The term grounding has become quite popular recently.  I often hear friends and colleagues mention not feeling grounded or wishing they were more grounded.  I must confess, for the longest time, I used the term myself without really being able to define what it meant.

Defining the term grounding has taken me on a journey of self-discovery.

 

What does the term “grounding” mean?  

 

I have often heard grounding being described as being rooted to the earth.  Although, I consider myself to be well versed in the metaphysical, I find the statement to be quite esoteric.  The statement really doesn’t describe the term in a useful or meaningful way.

 

 

To me grounding means…..
– being present and in my body so I am able to feel how situations affect me instead of trying to rationalize them.
– allowing myself to cry when I hear a sad story without having to apologize.
– acknowledging my anger when I witness an inhumane or unjust act so I can speak up for the greater good.
– being comfortable in my own skin.
– loving myself for who I am – foibles and all.
– truly knowing who I am at every moment.
– acting from my heart-centre for the greatest good and the good of myself.

 

Grounding means being the authentic, feeling, heart-centred me.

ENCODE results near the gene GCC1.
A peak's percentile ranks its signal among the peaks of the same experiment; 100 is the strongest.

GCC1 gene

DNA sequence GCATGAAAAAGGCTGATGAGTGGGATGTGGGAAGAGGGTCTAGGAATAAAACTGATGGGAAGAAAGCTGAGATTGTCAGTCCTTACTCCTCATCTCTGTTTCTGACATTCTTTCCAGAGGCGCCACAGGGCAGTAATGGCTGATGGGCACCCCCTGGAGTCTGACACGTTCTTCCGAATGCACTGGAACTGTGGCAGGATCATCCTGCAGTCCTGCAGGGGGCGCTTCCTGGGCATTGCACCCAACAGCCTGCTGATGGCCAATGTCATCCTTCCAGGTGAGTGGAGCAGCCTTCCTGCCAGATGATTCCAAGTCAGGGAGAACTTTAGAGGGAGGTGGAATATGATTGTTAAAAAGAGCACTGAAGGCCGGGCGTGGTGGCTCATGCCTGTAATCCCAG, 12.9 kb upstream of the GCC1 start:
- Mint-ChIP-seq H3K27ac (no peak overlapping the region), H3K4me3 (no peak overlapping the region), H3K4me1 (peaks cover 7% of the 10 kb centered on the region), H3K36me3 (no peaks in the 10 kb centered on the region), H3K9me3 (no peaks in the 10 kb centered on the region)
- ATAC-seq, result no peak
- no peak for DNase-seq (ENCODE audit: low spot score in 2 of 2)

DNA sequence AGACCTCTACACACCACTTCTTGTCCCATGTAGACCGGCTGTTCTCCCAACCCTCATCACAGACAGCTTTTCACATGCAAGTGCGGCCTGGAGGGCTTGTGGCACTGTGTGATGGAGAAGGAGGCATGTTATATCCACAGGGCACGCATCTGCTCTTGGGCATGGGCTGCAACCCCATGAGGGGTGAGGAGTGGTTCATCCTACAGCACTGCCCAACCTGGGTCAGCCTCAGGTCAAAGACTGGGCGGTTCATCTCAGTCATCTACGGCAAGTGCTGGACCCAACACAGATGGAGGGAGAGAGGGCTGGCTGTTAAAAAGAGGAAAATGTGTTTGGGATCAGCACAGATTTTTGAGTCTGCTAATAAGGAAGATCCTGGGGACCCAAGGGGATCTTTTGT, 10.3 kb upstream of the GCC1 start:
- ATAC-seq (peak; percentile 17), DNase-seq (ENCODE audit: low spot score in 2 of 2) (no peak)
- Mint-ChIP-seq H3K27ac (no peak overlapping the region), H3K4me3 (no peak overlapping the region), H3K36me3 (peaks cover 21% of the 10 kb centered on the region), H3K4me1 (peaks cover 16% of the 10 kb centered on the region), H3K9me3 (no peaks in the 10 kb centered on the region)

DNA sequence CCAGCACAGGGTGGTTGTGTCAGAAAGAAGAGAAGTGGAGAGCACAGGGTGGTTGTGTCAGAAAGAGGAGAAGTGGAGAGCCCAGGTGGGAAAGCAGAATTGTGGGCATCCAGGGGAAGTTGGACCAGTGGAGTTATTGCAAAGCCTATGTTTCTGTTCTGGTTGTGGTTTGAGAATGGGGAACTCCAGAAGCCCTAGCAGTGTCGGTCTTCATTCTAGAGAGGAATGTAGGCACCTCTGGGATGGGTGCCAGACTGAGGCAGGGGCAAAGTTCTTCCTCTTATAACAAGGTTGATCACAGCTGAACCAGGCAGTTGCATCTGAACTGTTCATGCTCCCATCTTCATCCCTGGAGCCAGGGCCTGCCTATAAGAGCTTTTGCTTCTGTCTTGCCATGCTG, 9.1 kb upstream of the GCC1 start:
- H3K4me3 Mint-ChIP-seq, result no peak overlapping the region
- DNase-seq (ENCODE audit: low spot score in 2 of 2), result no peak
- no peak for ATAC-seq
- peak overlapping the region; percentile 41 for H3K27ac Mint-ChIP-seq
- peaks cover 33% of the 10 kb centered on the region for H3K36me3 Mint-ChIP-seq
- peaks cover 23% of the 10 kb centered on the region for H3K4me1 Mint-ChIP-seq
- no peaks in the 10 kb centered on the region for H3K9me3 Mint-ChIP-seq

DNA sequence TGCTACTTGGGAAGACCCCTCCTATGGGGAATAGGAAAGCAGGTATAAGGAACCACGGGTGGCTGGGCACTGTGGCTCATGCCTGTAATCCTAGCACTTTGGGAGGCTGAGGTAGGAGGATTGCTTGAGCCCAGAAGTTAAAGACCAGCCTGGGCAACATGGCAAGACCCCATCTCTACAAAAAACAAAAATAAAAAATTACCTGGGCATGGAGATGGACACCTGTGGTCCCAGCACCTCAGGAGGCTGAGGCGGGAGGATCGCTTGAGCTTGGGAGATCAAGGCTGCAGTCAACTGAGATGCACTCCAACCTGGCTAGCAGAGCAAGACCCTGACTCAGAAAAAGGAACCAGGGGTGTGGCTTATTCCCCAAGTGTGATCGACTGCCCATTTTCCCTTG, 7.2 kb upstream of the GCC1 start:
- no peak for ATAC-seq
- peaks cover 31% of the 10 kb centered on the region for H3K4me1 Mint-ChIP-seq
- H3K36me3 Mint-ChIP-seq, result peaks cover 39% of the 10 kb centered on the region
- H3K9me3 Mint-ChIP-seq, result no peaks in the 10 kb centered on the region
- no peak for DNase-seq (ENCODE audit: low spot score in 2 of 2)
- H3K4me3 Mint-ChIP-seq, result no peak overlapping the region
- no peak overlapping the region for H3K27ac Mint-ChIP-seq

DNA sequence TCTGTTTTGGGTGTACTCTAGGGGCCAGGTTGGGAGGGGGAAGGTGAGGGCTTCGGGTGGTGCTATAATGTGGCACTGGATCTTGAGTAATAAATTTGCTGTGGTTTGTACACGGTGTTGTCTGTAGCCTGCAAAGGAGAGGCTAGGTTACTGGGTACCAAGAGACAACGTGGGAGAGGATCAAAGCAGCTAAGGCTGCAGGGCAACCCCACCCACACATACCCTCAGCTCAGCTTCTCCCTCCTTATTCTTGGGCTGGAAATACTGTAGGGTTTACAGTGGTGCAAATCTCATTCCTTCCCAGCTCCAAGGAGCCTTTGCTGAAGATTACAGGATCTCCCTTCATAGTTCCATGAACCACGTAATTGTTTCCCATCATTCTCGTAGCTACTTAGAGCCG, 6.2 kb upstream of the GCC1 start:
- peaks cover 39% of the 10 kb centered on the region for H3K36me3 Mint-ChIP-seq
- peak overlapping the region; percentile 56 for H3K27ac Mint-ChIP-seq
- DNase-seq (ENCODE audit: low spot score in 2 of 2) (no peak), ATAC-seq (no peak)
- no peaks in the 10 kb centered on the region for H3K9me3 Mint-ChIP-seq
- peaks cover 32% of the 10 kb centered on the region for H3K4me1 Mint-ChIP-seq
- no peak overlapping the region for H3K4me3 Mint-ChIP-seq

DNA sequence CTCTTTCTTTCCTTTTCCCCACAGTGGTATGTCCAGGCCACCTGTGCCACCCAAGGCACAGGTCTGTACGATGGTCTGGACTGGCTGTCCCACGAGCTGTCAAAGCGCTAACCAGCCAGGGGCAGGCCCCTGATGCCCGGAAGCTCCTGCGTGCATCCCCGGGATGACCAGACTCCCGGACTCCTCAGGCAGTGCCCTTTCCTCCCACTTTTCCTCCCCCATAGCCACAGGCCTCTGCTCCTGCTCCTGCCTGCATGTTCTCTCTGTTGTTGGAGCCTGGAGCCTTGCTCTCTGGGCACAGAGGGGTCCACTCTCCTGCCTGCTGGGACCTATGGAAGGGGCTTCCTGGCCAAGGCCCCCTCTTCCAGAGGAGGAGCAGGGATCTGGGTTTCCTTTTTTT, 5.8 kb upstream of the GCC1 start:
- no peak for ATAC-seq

I believe as humans we are feeling beings and when we ignore, lock away or hide our feelings, instead of expressing them, it can have a detrimental affect on our health.

A friend recently reminded me of the 7% – 38% – 55% rule of communication.  The 7% represents what we say and the other 93% represents how we say it.

The 7% – 38% – 55% theory of communication has been highly debated; however, before completely dismissing it, I ask you to remember the last “in person” conversation you had with a friend or loved one. 

Do you remember exactly what was said or how the conversation made you feel or perhaps both?

 

It has been scientifically proven emotions are a component of memory.

 

To complicate things even further, all the memories we carry, may not necessarily belong to us.

The origin could be a story we tell ourselves, a story we are told or an event we witness as a bystander.  Regardless of the origin,  all memories/emotions, when not acknowledged and released impact our well-being.

 

Stuck emotions create stress in the body.

 

What can this stress look like – A individual who is high-strung – heightened startle response and an inability to concentrate and focus.  It could also appear as digestive issues, pain, anxiety, sadness and/or depression.

I think we owe it to ourselves and our health to get out of our mind and into our body – to ground. To feel what we need to feel. To acknowledge and release the emotions, causing stress and are hindering our ability to grow and flourish.

Yoga, Tai Chi and Meditation are excellent ways to get into your body, to ground, and to start releasing the emotions that no longer serve you. It is never too late to start your journey of renewal and growth.

 

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